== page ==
Save system – Metroidvanias have plenty of places where you can save your game, and Monster Boy brings three types of save locations to the table. The most common is a simple platform that serves as a quickie checkpoint. In fact, you may well dash into one when you least expect it upon entering a new area. Appearing less frequently is a shrine that will save the game and restore your character to full health at no charge. Instead of shrines, some areas include inns, which restore your health for a modest fee, save your game and sell the must-have elixirs that revive your character automatically at death. Your game will also save automatically from time to time, notably when major items are collected. Lastly, while not an auto-save in the pure sense, most puzzles will stay solved even if your character dies and you haven’t saved recently. Upon death, the player is returned to the last save point they touched, with all cash and items intact.

Here’s what I didn’t like

Nitpicking – No game is perfect, and this one has a few flaws, but they’re either cosmetic in nature or mildly bothersome. For example, the frog form’s swimming animations look awkward when you see it in action, but it does not detract from its abilities. Next, the save system is excellent, but sometimes you cross a save point that you really didn’t want to because you enter a new room and run right across it… perhaps, on the previous save, you had one of the revival potions and you lost it prior to reaching the save platform. That costs you another 40 gold to replace, if there’s a store nearby, that is. (Here’s a hint: there is a store in the game that sells them for half that, but you have to find it first. As a bonus, you’ll get an achievement for doing it, too!)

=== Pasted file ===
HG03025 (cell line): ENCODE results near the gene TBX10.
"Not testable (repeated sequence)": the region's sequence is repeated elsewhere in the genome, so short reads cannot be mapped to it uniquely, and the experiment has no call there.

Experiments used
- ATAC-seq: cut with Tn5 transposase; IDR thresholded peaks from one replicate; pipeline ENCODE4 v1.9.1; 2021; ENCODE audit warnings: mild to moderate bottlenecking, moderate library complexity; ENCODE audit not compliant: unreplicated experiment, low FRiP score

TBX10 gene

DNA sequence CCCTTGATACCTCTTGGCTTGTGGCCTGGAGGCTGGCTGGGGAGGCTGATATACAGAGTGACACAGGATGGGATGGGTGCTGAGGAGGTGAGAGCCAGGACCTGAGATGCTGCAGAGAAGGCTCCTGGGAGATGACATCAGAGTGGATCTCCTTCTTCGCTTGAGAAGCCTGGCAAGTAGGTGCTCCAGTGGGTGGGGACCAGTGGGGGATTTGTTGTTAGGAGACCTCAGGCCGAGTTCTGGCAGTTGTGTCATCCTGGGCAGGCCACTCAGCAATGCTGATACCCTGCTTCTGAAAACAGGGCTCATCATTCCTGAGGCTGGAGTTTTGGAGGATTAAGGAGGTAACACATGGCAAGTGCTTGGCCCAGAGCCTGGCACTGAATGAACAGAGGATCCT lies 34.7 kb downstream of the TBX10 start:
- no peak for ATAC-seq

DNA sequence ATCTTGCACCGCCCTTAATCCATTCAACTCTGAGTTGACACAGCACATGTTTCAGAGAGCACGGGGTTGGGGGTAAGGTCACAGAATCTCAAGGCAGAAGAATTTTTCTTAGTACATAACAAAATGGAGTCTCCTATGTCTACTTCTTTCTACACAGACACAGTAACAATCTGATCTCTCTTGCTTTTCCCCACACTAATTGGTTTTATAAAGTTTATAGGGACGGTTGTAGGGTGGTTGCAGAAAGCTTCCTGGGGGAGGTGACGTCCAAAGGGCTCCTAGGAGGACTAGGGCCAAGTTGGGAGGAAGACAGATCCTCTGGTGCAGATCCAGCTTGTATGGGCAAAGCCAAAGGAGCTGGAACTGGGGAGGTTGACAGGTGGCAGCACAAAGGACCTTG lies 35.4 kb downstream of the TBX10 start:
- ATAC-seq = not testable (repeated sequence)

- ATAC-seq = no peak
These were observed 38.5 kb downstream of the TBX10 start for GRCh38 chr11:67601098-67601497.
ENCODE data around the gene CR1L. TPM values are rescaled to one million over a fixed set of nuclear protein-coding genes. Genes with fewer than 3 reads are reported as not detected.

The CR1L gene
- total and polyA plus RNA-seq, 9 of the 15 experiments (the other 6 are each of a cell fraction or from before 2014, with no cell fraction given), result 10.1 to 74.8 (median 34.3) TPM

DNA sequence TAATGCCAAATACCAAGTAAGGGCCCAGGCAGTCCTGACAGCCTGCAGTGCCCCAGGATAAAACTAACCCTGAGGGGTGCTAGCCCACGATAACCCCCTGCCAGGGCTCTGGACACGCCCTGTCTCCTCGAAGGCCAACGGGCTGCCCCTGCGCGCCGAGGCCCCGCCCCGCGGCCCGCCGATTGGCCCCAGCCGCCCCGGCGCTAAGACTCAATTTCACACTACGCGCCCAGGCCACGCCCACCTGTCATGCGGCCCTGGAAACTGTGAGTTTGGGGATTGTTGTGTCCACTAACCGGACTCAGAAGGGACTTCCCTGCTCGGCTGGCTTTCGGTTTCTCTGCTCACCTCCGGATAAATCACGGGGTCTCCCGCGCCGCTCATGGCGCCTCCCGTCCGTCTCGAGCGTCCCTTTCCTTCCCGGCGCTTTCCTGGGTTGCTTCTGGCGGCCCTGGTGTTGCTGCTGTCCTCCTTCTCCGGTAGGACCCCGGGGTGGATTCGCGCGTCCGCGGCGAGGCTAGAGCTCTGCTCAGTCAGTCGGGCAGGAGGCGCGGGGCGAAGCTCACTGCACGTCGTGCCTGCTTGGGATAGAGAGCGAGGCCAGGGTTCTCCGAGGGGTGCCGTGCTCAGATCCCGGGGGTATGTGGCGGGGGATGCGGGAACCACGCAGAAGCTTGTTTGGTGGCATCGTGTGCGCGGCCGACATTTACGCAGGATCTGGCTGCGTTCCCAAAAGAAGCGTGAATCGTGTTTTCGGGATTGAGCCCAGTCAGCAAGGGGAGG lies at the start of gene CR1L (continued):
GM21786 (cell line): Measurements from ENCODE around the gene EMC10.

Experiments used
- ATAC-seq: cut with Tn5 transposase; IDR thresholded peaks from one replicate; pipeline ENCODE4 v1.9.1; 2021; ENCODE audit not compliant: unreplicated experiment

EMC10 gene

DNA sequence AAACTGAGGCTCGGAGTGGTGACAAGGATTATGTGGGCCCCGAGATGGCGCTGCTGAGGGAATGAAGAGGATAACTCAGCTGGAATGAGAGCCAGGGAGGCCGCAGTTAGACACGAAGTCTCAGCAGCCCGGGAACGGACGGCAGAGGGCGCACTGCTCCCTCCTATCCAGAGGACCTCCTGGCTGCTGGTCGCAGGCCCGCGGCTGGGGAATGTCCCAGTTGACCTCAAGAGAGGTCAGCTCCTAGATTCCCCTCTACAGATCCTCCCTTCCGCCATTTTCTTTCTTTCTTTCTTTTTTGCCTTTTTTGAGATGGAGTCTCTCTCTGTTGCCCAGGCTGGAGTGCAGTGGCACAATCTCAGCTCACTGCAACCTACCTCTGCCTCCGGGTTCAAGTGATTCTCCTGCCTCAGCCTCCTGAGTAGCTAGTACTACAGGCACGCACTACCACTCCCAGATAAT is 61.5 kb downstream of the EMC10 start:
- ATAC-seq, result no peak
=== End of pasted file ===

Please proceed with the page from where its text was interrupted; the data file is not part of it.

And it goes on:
Even though the platforming genre has never really fallen out of popularity, it has enjoyed a resurgence of late thanks to games like Ori and the Blind Forest, Super Meat Boy and Celeste. Monster Boy and the Cursed Kingdom should definitely be mentioned alongside those titles, thanks to its exceptional controls and presentation. The game is both playful and challenging, encouraging you to overcome the obstacles before you and keep the story moving. The franchise may have been overshadowed back in the day, but Monster Boy deserves to be up in the rarefied air primarily populated by Italian plumbers with a fondness for the color red.

Score: Must Buy

Monster Boy and the Cursed Kingdom was developed by Game Atelier and published by FDG Entertainment. It was released on December 4, 2018 for $39.99. The author was provided a review copy of the game.